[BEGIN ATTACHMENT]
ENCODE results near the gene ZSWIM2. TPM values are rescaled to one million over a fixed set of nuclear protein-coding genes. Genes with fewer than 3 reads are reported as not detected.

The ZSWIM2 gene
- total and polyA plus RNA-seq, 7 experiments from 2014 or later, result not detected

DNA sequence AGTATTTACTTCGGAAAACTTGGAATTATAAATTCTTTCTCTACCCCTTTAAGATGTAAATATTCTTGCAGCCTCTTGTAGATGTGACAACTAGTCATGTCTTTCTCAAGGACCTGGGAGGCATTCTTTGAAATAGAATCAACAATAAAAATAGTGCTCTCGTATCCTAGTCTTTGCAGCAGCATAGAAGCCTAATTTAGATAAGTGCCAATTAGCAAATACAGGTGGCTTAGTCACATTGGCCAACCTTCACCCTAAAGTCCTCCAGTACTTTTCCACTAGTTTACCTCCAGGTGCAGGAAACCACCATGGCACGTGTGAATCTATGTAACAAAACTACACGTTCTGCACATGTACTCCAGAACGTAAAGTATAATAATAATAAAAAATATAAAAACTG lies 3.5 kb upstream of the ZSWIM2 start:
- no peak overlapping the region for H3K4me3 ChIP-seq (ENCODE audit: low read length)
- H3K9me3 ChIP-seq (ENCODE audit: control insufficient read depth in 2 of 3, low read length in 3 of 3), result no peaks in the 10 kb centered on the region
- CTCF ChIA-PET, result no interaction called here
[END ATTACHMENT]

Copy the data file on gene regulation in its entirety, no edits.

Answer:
ENCODE results near the gene ZSWIM2. TPM values are rescaled to one million over a fixed set of nuclear protein-coding genes. Genes with fewer than 3 reads are reported as not detected.

The ZSWIM2 gene
- total and polyA plus RNA-seq, 7 experiments from 2014 or later, result not detected

DNA sequence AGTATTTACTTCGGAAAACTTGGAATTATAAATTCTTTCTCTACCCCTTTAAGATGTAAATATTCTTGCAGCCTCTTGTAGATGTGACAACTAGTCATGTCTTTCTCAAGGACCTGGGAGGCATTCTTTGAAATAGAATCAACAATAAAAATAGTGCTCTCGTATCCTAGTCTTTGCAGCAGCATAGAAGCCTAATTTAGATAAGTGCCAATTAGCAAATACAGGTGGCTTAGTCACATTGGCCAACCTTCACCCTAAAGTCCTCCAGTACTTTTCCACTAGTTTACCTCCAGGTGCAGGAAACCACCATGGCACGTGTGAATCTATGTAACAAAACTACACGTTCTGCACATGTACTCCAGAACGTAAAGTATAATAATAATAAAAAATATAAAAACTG lies 3.5 kb upstream of the ZSWIM2 start:
- no peak overlapping the region for H3K4me3 ChIP-seq (ENCODE audit: low read length)
- H3K9me3 ChIP-seq (ENCODE audit: control insufficient read depth in 2 of 3, low read length in 3 of 3), result no peaks in the 10 kb centered on the region
- CTCF ChIA-PET, result no interaction called here